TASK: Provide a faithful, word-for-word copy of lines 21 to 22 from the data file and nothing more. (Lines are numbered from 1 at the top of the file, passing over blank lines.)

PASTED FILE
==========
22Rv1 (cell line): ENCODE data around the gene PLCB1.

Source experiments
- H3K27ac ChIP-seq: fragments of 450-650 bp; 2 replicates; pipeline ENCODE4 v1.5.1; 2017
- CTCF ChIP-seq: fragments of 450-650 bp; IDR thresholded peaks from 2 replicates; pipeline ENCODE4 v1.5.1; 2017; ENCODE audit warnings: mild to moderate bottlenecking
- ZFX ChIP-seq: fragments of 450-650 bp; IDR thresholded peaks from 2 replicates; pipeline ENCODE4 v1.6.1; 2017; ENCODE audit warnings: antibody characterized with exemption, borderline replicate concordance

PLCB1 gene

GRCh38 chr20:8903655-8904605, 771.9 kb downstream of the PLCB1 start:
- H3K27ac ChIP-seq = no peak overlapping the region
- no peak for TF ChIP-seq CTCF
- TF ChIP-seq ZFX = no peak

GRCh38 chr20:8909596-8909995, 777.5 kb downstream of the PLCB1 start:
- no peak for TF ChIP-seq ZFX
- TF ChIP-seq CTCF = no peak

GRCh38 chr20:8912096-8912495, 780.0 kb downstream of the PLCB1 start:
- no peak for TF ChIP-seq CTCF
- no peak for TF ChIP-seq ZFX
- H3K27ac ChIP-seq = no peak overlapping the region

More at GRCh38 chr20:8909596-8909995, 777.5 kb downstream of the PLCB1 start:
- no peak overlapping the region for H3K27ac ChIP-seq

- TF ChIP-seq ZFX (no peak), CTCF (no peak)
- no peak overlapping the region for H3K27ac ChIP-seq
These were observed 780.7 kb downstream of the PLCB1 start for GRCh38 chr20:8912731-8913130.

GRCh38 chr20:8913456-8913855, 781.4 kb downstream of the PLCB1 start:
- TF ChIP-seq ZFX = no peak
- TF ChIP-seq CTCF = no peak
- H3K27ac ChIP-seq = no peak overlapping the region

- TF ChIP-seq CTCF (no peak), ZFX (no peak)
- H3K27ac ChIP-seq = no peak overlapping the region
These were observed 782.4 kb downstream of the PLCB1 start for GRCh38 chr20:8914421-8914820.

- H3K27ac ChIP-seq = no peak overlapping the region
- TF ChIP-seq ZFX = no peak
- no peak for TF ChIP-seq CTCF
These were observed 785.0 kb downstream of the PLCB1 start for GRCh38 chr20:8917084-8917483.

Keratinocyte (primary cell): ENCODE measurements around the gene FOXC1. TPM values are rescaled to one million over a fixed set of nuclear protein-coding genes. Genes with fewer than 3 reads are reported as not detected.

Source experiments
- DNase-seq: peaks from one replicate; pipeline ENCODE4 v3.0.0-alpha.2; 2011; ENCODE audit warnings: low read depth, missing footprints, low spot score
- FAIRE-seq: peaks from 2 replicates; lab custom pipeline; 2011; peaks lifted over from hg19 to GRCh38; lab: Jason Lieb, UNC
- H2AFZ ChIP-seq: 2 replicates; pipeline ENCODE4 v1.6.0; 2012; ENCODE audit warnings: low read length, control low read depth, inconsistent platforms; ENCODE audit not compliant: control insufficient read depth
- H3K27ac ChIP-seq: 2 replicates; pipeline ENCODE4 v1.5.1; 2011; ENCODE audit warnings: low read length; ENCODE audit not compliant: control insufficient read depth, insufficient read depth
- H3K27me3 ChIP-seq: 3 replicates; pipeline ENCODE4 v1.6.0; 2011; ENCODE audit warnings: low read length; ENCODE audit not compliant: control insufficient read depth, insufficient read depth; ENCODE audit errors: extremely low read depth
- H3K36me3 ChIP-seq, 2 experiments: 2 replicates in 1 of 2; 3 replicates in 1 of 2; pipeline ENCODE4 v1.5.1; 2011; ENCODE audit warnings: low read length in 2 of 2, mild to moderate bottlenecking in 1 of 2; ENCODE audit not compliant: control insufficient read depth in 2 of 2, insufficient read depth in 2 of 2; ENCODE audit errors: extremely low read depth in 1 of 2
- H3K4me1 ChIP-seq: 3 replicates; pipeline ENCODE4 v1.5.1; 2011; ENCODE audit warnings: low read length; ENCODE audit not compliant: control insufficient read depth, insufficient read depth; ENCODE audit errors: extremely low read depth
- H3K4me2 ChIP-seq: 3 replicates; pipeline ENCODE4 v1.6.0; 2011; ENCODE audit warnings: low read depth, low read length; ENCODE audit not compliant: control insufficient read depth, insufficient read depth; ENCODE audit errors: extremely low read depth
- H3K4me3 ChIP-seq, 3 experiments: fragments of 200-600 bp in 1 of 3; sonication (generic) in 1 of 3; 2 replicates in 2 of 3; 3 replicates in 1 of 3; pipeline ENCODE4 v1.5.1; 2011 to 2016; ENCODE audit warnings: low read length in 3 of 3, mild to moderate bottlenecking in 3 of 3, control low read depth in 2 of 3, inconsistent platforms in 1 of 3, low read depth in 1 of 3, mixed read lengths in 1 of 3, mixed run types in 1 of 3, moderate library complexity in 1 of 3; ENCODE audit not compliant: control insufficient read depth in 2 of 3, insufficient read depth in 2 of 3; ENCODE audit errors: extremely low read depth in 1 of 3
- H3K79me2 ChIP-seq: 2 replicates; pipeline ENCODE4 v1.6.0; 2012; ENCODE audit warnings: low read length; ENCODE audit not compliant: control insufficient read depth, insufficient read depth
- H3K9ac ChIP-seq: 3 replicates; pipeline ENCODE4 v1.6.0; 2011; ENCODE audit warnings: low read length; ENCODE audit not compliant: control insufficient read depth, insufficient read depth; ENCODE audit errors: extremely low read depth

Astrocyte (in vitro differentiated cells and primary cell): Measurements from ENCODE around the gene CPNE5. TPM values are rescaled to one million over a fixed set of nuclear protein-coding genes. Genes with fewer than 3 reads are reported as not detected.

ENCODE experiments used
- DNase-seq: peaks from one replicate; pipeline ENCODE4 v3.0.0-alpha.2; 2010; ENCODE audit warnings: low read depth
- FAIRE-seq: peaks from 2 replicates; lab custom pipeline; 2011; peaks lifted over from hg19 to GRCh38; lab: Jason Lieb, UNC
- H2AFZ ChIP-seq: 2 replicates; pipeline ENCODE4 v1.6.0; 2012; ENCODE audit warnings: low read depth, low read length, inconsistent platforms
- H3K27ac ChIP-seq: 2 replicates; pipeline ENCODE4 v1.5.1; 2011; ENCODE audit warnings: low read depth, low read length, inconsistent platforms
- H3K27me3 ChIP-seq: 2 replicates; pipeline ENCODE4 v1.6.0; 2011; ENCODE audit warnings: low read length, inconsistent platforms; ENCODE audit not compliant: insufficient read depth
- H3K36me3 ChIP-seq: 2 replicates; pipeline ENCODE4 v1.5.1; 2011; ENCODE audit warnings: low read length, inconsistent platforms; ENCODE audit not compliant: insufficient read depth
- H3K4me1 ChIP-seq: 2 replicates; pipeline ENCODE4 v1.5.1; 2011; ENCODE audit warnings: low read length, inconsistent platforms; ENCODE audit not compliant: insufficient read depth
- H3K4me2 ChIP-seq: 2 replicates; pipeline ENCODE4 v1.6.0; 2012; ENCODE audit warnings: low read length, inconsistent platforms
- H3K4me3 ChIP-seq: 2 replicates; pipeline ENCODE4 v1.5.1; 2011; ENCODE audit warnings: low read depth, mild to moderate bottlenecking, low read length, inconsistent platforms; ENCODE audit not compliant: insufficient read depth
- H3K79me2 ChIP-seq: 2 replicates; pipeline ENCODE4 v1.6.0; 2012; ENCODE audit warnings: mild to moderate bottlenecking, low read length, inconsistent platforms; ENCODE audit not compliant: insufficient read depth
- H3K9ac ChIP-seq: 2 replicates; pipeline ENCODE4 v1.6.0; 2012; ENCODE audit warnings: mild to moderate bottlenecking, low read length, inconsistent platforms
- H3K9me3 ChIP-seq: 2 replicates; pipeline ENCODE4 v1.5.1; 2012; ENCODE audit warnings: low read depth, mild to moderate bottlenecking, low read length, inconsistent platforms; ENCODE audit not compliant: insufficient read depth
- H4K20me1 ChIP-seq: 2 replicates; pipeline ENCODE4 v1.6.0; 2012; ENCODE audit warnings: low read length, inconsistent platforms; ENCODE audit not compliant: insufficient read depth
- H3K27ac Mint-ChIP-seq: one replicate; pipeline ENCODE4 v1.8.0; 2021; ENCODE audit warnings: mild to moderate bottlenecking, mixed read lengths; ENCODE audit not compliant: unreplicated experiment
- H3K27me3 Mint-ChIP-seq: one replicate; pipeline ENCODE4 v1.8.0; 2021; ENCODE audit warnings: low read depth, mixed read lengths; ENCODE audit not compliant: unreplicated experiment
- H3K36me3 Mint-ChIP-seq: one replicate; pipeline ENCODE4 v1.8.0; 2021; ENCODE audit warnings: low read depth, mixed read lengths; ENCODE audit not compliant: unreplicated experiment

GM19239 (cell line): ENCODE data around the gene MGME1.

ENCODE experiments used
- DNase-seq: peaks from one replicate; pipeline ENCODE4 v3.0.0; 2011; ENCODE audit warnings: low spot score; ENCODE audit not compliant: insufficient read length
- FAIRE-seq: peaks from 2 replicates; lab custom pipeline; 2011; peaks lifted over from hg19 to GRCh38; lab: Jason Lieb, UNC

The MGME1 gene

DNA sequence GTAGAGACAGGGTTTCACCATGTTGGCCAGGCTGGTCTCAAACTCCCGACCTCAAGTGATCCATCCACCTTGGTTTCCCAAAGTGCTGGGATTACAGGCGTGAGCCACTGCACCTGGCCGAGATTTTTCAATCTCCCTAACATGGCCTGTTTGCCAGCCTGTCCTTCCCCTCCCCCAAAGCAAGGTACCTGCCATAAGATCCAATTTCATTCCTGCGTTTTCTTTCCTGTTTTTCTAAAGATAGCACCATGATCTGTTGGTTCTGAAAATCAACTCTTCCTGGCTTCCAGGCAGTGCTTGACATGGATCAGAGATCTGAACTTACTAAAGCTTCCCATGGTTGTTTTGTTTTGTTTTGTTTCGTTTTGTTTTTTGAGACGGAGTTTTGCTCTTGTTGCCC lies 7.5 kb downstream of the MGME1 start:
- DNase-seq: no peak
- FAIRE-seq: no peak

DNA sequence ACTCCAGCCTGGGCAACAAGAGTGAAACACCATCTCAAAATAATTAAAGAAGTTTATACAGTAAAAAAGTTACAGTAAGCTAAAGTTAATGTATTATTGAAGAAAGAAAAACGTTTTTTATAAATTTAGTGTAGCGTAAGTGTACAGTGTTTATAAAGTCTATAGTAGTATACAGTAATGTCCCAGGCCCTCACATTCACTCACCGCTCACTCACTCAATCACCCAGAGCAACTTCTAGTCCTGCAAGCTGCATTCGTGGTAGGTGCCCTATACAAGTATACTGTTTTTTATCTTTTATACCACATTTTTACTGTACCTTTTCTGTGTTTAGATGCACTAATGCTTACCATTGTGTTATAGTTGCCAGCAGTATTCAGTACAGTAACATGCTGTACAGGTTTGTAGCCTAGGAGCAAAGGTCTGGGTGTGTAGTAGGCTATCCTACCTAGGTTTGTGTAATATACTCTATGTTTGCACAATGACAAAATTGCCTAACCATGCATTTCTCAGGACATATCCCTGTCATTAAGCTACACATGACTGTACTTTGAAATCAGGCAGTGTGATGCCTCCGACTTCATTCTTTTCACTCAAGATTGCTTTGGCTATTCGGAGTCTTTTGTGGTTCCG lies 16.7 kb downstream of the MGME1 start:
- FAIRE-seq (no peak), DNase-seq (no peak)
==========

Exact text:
- no peak overlapping the region for H3K27ac ChIP-seq
These were observed 780.7 kb downstream of the PLCB1 start for GRCh38 chr20:8912731-8913130.